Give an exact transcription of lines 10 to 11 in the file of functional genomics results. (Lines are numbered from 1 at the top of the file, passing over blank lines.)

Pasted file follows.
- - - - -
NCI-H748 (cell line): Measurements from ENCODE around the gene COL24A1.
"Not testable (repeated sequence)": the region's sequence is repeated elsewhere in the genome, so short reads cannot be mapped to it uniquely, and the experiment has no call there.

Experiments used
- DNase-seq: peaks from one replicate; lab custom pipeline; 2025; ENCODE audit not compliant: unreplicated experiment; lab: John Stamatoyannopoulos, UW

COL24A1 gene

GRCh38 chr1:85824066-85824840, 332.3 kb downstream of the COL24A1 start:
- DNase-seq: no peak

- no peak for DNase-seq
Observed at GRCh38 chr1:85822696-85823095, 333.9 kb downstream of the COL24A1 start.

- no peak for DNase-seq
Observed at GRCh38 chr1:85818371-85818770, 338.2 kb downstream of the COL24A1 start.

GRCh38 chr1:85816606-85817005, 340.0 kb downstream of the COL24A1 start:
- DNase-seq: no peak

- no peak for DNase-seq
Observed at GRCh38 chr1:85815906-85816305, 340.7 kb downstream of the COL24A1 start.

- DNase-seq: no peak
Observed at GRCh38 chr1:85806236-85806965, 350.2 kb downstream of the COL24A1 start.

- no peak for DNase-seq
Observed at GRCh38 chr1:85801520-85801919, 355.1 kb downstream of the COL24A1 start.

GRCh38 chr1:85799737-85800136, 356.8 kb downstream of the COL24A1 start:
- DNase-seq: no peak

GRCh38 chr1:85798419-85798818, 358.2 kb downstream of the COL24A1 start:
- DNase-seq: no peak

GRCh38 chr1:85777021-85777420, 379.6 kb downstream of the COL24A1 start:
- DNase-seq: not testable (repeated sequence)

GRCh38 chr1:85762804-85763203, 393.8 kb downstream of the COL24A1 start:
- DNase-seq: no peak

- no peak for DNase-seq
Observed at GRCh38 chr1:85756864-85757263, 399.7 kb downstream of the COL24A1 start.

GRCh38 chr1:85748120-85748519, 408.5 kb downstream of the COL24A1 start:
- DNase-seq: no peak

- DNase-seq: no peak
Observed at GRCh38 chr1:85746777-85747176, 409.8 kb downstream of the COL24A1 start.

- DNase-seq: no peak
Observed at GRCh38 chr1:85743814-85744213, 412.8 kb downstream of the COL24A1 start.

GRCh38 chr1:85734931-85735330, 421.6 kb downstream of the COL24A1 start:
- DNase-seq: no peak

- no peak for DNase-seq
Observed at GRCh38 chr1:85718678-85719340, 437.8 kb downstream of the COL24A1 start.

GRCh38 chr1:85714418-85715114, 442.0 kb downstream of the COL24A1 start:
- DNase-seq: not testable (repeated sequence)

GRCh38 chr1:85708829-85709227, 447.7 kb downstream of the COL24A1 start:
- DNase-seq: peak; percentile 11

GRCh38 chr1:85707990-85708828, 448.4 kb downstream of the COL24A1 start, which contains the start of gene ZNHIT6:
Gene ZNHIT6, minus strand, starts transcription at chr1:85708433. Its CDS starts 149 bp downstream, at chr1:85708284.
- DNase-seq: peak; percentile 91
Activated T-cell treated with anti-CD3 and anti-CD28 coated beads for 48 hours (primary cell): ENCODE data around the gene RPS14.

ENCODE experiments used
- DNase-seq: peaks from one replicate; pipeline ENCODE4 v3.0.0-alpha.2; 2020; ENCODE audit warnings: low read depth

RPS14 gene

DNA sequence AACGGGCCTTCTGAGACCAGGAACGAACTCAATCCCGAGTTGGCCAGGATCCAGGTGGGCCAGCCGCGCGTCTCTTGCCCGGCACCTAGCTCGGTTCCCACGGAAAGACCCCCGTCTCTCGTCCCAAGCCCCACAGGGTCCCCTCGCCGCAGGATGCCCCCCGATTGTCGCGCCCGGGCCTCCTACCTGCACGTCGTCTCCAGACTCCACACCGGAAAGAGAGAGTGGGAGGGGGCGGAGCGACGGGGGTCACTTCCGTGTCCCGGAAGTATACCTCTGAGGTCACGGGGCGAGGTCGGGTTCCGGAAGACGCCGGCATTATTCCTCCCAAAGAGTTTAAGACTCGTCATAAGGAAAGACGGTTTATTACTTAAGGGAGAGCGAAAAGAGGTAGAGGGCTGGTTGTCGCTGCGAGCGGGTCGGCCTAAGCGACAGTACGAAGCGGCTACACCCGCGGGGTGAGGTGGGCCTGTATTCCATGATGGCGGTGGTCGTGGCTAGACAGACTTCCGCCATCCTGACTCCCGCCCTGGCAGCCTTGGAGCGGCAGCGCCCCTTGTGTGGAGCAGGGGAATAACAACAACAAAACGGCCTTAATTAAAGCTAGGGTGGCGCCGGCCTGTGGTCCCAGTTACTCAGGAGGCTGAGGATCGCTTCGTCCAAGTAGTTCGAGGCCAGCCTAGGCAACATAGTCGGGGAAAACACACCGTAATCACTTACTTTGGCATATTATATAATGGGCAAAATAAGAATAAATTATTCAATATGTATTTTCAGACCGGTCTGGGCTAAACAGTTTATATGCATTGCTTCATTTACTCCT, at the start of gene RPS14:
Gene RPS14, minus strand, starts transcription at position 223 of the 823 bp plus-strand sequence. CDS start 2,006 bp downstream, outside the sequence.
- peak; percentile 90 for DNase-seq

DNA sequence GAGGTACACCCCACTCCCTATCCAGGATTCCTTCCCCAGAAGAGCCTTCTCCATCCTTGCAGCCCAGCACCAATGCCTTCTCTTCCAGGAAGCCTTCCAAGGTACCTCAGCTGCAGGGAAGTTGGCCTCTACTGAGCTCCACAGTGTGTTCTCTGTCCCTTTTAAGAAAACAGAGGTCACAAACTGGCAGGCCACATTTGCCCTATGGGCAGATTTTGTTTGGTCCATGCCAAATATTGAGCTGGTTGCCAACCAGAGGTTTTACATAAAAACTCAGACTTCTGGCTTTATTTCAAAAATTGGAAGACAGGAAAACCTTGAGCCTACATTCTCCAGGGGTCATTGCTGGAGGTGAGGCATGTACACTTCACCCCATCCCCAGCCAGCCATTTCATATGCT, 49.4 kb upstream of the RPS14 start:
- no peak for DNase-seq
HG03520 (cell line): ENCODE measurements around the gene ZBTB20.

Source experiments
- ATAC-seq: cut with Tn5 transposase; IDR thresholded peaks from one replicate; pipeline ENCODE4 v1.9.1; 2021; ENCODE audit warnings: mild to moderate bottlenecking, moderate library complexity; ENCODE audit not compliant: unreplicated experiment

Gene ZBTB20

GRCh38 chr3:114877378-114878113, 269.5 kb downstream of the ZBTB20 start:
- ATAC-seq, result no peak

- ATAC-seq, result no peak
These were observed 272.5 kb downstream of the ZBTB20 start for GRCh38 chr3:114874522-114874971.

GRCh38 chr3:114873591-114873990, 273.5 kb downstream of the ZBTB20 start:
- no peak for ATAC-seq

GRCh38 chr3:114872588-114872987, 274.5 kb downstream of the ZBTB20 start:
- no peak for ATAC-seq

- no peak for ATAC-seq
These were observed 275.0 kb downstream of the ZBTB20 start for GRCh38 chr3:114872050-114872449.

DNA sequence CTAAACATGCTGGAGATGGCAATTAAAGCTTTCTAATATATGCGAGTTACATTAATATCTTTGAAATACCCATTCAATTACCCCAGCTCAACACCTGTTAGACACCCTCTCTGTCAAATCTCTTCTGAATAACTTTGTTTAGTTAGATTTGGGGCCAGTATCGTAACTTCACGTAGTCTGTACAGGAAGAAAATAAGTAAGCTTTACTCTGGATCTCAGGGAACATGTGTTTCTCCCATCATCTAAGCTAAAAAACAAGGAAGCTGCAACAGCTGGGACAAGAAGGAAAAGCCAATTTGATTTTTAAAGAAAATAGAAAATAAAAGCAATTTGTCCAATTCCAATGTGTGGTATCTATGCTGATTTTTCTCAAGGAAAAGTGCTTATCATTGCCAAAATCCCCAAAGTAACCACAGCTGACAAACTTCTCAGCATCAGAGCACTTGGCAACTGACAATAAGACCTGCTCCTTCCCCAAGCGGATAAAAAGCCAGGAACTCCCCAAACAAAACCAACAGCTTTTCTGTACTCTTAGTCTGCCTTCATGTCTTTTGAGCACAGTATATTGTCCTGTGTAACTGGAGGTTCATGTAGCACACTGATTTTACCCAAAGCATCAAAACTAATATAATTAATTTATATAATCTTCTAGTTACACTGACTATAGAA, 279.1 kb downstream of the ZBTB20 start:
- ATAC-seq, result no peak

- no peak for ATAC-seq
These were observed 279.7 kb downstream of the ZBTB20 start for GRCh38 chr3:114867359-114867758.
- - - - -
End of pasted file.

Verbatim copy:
- no peak for DNase-seq
Observed at GRCh38 chr1:85818371-85818770, 338.2 kb downstream of the COL24A1 start.